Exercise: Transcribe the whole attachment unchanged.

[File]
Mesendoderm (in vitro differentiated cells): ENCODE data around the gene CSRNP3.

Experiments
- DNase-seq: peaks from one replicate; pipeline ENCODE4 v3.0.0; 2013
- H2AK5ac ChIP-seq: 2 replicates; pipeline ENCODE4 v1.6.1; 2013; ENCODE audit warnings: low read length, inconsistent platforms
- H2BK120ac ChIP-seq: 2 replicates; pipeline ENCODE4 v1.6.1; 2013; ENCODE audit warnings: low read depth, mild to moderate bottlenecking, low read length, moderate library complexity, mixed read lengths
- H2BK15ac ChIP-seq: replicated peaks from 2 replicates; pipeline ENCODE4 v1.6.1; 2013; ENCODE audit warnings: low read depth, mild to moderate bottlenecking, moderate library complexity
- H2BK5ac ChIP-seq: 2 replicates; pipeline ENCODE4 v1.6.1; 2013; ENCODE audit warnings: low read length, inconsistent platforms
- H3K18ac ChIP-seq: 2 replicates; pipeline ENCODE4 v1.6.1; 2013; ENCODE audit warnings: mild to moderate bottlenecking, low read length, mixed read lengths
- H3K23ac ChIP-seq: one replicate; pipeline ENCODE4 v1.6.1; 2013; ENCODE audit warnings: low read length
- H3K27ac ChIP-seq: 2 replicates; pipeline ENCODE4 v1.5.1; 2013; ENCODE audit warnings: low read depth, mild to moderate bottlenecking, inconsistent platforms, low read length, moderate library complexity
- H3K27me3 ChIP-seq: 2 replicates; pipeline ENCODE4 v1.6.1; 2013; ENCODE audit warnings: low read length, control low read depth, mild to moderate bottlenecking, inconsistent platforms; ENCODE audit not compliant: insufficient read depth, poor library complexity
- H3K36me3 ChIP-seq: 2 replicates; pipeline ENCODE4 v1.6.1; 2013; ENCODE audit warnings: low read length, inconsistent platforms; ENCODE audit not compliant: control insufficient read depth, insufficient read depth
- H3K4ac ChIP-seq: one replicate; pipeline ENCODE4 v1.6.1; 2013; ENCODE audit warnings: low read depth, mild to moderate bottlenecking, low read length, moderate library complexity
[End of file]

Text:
Mesendoderm (in vitro differentiated cells): ENCODE data around the gene CSRNP3.

Experiments
- DNase-seq: peaks from one replicate; pipeline ENCODE4 v3.0.0; 2013
- H2AK5ac ChIP-seq: 2 replicates; pipeline ENCODE4 v1.6.1; 2013; ENCODE audit warnings: low read length, inconsistent platforms
- H2BK120ac ChIP-seq: 2 replicates; pipeline ENCODE4 v1.6.1; 2013; ENCODE audit warnings: low read depth, mild to moderate bottlenecking, low read length, moderate library complexity, mixed read lengths
- H2BK15ac ChIP-seq: replicated peaks from 2 replicates; pipeline ENCODE4 v1.6.1; 2013; ENCODE audit warnings: low read depth, mild to moderate bottlenecking, moderate library complexity
- H2BK5ac ChIP-seq: 2 replicates; pipeline ENCODE4 v1.6.1; 2013; ENCODE audit warnings: low read length, inconsistent platforms
- H3K18ac ChIP-seq: 2 replicates; pipeline ENCODE4 v1.6.1; 2013; ENCODE audit warnings: mild to moderate bottlenecking, low read length, mixed read lengths
- H3K23ac ChIP-seq: one replicate; pipeline ENCODE4 v1.6.1; 2013; ENCODE audit warnings: low read length
- H3K27ac ChIP-seq: 2 replicates; pipeline ENCODE4 v1.5.1; 2013; ENCODE audit warnings: low read depth, mild to moderate bottlenecking, inconsistent platforms, low read length, moderate library complexity
- H3K27me3 ChIP-seq: 2 replicates; pipeline ENCODE4 v1.6.1; 2013; ENCODE audit warnings: low read length, control low read depth, mild to moderate bottlenecking, inconsistent platforms; ENCODE audit not compliant: insufficient read depth, poor library complexity
- H3K36me3 ChIP-seq: 2 replicates; pipeline ENCODE4 v1.6.1; 2013; ENCODE audit warnings: low read length, inconsistent platforms; ENCODE audit not compliant: control insufficient read depth, insufficient read depth
- H3K4ac ChIP-seq: one replicate; pipeline ENCODE4 v1.6.1; 2013; ENCODE audit warnings: low read depth, mild to moderate bottlenecking, low read length, moderate library complexity